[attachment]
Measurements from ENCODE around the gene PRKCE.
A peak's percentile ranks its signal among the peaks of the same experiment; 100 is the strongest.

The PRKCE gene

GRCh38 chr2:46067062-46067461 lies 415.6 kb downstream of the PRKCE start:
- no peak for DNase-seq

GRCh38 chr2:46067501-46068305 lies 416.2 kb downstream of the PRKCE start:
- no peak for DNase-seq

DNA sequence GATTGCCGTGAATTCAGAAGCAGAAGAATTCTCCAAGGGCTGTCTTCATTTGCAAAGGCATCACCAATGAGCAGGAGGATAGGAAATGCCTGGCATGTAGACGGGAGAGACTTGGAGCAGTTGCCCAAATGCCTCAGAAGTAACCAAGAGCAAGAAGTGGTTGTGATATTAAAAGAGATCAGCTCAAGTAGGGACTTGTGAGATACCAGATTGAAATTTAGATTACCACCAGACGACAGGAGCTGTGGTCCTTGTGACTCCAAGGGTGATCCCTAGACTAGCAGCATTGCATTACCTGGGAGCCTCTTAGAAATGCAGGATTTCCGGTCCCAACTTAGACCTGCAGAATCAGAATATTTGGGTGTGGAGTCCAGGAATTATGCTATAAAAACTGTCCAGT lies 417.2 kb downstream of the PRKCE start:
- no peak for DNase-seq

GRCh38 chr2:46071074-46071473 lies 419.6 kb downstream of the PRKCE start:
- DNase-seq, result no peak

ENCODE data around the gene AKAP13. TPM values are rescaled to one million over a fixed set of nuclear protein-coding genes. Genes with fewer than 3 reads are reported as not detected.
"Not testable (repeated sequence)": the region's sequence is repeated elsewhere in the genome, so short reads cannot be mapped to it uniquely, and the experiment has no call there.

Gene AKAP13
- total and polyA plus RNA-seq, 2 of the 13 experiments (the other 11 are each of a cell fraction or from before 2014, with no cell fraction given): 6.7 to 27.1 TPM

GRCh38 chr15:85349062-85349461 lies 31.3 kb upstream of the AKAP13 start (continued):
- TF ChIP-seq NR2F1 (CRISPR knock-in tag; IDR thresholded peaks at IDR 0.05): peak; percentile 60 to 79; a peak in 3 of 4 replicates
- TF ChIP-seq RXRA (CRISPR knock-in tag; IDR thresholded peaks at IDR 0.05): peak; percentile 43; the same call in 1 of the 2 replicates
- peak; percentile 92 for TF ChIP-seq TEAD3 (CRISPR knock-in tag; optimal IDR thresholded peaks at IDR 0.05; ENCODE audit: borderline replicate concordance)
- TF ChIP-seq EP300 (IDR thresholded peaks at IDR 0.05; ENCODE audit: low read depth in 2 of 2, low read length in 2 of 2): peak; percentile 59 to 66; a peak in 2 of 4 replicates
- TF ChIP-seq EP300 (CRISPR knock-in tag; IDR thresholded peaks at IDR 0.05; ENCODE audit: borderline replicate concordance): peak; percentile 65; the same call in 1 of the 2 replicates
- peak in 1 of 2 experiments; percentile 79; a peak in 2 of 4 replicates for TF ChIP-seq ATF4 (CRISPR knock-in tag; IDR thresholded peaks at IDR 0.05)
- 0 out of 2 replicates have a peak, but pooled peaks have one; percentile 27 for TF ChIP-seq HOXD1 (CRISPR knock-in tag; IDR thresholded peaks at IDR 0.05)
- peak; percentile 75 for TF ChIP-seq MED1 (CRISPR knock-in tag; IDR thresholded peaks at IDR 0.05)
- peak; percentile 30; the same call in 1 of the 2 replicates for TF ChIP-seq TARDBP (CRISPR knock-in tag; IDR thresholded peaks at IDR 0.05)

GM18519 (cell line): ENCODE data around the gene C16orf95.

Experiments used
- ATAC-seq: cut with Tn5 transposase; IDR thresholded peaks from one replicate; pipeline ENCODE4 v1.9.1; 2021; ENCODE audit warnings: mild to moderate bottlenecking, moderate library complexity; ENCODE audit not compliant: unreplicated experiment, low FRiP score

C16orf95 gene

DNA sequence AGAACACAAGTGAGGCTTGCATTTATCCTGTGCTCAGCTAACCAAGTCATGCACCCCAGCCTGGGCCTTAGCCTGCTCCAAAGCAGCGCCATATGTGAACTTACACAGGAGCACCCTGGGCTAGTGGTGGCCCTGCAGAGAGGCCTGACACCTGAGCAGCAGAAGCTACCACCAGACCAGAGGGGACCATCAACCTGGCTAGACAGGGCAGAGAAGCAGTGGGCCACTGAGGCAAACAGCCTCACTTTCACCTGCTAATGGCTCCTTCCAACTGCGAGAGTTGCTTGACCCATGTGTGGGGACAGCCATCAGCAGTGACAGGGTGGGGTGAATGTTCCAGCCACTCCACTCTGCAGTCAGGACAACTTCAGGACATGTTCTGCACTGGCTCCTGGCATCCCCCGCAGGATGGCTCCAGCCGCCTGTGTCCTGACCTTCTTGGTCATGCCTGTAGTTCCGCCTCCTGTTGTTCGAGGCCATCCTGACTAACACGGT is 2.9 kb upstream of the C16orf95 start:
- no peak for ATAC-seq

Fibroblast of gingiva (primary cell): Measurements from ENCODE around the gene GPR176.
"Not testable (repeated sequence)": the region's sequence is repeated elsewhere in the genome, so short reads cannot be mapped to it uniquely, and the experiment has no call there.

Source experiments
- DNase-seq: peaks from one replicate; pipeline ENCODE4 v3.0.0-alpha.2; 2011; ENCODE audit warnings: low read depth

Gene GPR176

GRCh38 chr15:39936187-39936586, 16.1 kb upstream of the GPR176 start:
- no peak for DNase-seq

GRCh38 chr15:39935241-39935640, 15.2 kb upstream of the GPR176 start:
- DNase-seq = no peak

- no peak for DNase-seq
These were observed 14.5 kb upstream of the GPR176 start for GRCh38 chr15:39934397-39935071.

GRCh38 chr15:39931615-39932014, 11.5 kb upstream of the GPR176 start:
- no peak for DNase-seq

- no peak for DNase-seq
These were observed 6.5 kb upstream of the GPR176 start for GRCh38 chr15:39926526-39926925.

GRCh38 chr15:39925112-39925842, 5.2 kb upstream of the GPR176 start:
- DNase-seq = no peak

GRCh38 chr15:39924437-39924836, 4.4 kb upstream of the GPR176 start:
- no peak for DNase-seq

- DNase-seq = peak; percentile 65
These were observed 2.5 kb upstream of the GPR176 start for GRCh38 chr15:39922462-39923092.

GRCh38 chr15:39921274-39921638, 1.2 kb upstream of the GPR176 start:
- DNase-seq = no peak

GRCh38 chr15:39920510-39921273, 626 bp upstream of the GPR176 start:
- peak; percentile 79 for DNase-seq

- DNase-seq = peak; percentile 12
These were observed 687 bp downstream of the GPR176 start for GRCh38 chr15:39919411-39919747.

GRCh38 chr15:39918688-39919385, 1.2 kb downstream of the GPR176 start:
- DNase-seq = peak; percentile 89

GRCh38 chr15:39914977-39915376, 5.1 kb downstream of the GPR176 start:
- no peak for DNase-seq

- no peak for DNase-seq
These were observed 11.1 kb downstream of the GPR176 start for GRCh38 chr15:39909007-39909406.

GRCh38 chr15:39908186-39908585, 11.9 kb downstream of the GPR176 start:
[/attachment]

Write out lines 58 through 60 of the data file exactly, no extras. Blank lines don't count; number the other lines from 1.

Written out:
These were observed 687 bp downstream of the GPR176 start for GRCh38 chr15:39919411-39919747.

GRCh38 chr15:39918688-39919385, 1.2 kb downstream of the GPR176 start:
- DNase-seq = peak; percentile 89